Ragtime literature which flouts traditional rhythms • The Waste Land, T S Eliot
Breaking With Tradition • 1900–1945
1861—65 In Massachusetts, Emily Dickinson privately writes her many masterpieces: short, unconventional poems of religious doubt, anticipating the visionary originality of Ezra Pound and T S Eliot.
1915—62 Ezra Pound’s Cantos, a poetic epic, is akin to The Waste Land in its erudite, magpie complexity and direct, unsentimental language.
1915 Eliot’s “The Love Song of J. Alfred Prufrock”, the monologue of a disillusioned man, is a milestone on the way to full poetic Modernism.
1923 Harmonium, a collection by the US poet Wallace Stevens, brings a vivid yet philosophical imagination to Modernism, spinning poems of elusive beauty.
Modernist poetry in early 20th-century Europe and the USA embodied a feeling that the prevailing poetic ethos, with its firm attachment to Romantic subjectivity and traditional forms, was ill suited to a modern cosmopolitan culture of revolutionized science, technology, and social values. The Modernist poets moved away from making personal statements towards a more intellectual objectivity, and gave up any attempt to imagine a pastoral idyll or turn away from the complexities of the city.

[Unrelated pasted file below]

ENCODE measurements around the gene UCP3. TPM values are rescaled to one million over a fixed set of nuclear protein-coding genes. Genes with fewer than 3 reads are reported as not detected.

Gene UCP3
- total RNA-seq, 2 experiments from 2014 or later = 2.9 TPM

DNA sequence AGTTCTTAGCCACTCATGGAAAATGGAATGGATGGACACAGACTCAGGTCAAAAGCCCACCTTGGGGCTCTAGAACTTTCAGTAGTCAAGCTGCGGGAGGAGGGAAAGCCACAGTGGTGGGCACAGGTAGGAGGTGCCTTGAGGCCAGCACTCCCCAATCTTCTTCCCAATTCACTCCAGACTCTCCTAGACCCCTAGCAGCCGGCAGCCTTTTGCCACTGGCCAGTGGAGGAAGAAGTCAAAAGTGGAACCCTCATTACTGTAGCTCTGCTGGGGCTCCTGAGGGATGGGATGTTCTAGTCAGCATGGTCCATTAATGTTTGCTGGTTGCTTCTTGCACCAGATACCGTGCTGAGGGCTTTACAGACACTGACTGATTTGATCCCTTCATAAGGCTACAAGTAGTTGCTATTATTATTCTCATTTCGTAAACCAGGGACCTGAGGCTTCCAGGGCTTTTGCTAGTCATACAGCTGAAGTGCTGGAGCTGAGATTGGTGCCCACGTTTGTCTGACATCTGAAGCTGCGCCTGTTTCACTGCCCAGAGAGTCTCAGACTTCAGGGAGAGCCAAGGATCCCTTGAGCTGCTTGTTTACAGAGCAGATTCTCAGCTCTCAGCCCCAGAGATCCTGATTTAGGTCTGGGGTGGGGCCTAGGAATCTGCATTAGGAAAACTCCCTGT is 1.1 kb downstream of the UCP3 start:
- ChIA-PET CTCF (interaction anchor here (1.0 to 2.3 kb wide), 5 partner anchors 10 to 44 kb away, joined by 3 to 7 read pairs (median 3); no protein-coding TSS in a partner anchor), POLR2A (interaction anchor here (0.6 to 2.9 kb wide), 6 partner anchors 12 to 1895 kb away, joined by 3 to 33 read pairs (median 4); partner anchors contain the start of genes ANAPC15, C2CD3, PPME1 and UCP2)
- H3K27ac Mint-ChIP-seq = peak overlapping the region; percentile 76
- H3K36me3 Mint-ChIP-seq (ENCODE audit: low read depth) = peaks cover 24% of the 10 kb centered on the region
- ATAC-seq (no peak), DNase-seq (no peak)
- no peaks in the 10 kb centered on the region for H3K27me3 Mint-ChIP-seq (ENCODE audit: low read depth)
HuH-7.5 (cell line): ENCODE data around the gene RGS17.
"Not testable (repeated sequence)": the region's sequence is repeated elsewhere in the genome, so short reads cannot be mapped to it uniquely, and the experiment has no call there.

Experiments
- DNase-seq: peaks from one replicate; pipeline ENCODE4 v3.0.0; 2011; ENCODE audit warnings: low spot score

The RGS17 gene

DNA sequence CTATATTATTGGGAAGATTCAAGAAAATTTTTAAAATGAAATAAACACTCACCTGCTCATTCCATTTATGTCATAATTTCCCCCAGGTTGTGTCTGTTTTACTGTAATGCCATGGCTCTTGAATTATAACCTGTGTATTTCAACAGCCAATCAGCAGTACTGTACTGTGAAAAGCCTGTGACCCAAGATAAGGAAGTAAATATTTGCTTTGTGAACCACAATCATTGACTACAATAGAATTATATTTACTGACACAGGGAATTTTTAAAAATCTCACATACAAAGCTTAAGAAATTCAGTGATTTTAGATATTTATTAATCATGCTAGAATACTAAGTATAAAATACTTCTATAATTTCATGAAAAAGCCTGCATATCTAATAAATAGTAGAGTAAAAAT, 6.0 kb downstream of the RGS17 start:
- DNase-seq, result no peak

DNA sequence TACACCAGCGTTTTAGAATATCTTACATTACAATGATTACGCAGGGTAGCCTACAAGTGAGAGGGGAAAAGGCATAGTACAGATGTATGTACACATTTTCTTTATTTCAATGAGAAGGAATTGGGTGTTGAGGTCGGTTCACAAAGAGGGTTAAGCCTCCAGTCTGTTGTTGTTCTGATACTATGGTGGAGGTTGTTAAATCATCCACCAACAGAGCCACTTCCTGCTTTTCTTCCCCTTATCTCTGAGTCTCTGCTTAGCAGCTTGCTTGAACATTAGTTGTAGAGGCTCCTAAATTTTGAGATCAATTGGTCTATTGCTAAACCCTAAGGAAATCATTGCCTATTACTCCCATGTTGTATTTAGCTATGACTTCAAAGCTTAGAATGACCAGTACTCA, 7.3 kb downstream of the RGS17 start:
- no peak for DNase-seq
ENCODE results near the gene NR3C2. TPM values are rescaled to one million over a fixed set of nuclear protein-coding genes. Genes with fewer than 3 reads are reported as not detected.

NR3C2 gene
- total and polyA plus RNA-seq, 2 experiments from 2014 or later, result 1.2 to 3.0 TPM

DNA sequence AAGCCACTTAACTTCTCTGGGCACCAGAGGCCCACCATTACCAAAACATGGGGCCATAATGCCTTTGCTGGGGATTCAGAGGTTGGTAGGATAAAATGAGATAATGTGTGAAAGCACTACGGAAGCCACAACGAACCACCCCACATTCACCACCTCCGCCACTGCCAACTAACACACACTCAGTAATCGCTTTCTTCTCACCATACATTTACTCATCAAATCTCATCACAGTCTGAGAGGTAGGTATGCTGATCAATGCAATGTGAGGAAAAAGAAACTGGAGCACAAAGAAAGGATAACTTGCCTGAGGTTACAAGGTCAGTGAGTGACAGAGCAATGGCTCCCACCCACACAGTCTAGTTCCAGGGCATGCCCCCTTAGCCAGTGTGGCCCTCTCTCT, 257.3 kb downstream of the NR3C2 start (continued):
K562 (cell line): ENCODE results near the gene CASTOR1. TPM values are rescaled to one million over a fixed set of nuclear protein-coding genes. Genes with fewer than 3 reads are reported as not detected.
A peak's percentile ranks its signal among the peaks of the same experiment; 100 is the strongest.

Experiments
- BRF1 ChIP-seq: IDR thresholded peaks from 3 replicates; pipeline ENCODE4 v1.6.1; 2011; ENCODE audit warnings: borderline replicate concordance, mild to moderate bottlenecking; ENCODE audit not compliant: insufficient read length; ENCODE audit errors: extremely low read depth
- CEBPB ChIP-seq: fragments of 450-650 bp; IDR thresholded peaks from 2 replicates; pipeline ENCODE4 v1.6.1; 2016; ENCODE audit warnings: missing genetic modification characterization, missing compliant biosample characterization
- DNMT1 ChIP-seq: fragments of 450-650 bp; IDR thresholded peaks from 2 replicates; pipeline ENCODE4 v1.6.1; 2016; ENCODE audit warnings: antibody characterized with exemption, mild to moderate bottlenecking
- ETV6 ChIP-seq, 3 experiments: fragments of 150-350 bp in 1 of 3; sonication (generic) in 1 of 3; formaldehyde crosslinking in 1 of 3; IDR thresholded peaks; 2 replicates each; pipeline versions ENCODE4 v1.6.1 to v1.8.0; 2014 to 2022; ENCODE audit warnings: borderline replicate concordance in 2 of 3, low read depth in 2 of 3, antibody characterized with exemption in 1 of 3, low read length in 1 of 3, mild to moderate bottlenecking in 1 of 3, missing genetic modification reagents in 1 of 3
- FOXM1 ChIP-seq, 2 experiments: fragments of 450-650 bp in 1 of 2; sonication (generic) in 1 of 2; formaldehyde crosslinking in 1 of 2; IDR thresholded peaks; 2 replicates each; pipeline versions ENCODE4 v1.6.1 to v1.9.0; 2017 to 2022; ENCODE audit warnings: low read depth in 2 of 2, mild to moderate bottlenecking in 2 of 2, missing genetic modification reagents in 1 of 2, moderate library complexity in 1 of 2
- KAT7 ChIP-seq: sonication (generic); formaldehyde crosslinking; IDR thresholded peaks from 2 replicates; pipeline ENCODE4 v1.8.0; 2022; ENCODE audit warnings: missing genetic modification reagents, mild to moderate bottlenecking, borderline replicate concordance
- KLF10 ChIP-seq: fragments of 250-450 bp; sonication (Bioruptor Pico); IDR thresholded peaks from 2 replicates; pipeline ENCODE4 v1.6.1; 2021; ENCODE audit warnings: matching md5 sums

T S Eliot (1888—1965) described his Modernist masterpiece The Waste Land as “just a piece of rhythmical grumbling”. An American who transformed himself, in London, into an English man of letters, he wrote much of it while recuperating from a breakdown. But contemporaries such as the US poet Ezra Pound saw its pessimism, its fragmented forms, its unmarked quotations in several languages, and its shifting voices as a brilliant reflection of the disorders of the post-war world and its metaphorical barrenness. The critic Clive Bell, brother-in-law of Virginia Woolf, saw the influence of the Jazz movement in the poem, calling it a “ragtime literature which flouts traditional rhythms”.
The title of the poem refers to the Arthurian legend of the Fisher King — a king tasked with looking after the Holy Grail, whose impotence affects not just his ability to father children, but the fertility of his entire kingdom, which becomes an arid wasteland. Water and thirst, and death implied within growth, are major themes of Eliot’s poem: from its very beginning, even the coming of spring holds no promise.
The poem creates the effect of looking through a rapidly turned kaleidoscope of spiritual (and psychological and social) anxiety. Both lyricism and magnificence feature in the quotations and pastiches — but only as ironic counterpoints to desolation.
See also: Les Fleurs du mal • Ulysses • A Portrait of the Artist as a Young Man